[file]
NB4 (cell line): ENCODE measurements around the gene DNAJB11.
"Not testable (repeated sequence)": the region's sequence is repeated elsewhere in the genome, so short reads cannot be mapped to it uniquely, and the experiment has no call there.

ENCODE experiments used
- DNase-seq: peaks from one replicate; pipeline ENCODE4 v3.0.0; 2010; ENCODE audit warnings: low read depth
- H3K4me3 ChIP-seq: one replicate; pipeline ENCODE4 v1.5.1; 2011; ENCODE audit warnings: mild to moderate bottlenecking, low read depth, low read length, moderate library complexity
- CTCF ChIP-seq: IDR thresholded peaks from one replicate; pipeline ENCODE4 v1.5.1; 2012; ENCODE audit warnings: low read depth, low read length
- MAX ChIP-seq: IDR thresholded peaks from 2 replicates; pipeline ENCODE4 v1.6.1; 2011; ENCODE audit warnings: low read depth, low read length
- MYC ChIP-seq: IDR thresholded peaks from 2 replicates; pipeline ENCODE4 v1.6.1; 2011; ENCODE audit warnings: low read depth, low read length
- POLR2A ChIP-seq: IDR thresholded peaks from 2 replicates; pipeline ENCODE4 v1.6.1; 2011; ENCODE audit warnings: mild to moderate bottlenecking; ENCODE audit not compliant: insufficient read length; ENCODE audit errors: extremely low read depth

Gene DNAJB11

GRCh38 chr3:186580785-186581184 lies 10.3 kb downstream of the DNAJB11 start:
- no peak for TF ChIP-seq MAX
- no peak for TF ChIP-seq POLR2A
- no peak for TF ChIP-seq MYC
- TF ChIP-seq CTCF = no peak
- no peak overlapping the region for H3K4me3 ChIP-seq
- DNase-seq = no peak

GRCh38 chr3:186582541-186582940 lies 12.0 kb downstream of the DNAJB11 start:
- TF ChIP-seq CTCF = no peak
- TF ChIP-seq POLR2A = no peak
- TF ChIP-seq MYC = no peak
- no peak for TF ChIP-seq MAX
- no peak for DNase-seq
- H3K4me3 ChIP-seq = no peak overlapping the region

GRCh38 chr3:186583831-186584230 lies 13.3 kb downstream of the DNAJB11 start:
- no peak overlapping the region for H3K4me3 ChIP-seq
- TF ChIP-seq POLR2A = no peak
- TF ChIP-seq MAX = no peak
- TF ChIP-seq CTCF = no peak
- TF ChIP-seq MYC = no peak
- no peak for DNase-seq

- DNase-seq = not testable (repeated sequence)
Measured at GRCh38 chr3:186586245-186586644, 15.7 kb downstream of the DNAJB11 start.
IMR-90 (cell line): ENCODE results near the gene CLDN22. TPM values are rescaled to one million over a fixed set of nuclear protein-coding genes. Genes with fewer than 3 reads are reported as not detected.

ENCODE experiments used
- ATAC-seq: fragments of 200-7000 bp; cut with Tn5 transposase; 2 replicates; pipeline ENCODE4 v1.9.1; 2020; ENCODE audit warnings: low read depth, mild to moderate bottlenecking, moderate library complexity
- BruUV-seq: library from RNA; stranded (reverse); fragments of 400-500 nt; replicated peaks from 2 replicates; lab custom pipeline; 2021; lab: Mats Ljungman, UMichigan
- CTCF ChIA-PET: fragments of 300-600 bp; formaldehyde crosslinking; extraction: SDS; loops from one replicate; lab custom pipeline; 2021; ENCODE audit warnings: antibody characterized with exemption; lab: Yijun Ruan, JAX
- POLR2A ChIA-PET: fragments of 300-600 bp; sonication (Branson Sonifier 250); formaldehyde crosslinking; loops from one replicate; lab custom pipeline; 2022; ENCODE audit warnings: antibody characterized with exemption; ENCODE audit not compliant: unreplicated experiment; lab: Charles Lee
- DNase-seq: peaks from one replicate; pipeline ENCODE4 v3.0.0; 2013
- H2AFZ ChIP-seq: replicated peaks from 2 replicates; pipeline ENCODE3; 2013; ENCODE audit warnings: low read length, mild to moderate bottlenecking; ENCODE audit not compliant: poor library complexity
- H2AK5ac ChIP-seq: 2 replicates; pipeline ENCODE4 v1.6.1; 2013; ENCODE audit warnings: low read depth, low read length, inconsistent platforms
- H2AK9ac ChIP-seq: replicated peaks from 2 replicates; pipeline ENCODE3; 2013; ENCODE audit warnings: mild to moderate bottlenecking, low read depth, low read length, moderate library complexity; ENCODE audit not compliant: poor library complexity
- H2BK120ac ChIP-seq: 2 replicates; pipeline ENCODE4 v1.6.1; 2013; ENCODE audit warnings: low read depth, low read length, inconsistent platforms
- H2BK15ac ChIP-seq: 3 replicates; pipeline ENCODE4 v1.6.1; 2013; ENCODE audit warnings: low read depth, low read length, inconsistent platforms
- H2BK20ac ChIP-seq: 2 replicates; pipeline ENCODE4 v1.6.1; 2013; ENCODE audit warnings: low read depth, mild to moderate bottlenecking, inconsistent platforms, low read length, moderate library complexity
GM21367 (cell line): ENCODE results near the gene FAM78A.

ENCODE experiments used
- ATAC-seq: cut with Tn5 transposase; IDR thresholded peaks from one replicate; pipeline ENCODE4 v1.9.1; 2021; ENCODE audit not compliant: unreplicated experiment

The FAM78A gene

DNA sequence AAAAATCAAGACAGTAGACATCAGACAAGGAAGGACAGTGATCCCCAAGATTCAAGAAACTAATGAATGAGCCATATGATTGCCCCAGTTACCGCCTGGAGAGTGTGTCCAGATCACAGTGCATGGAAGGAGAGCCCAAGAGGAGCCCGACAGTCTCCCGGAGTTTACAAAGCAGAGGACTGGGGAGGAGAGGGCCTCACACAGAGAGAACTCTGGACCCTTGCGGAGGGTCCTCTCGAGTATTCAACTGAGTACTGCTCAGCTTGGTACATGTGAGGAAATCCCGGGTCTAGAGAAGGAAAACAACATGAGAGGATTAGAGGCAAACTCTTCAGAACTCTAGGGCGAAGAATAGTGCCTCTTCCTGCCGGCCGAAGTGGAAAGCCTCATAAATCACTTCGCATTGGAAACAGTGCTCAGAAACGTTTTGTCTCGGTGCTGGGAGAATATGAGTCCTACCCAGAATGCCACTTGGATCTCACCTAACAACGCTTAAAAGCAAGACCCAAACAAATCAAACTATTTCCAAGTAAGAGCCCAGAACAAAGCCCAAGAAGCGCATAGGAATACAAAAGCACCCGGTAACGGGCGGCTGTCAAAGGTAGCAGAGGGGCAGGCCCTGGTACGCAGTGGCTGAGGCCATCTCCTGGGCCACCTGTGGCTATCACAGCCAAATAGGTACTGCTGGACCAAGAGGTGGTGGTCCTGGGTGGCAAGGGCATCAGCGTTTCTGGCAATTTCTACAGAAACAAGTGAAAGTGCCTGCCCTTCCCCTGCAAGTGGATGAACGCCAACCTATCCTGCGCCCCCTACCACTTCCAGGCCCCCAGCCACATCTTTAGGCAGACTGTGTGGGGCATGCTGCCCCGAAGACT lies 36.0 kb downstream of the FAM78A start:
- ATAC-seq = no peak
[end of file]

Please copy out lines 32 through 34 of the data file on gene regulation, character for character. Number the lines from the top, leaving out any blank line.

- DNase-seq = not testable (repeated sequence)
Measured at GRCh38 chr3:186586245-186586644, 15.7 kb downstream of the DNAJB11 start.
IMR-90 (cell line): ENCODE results near the gene CLDN22. TPM values are rescaled to one million over a fixed set of nuclear protein-coding genes. Genes with fewer than 3 reads are reported as not detected.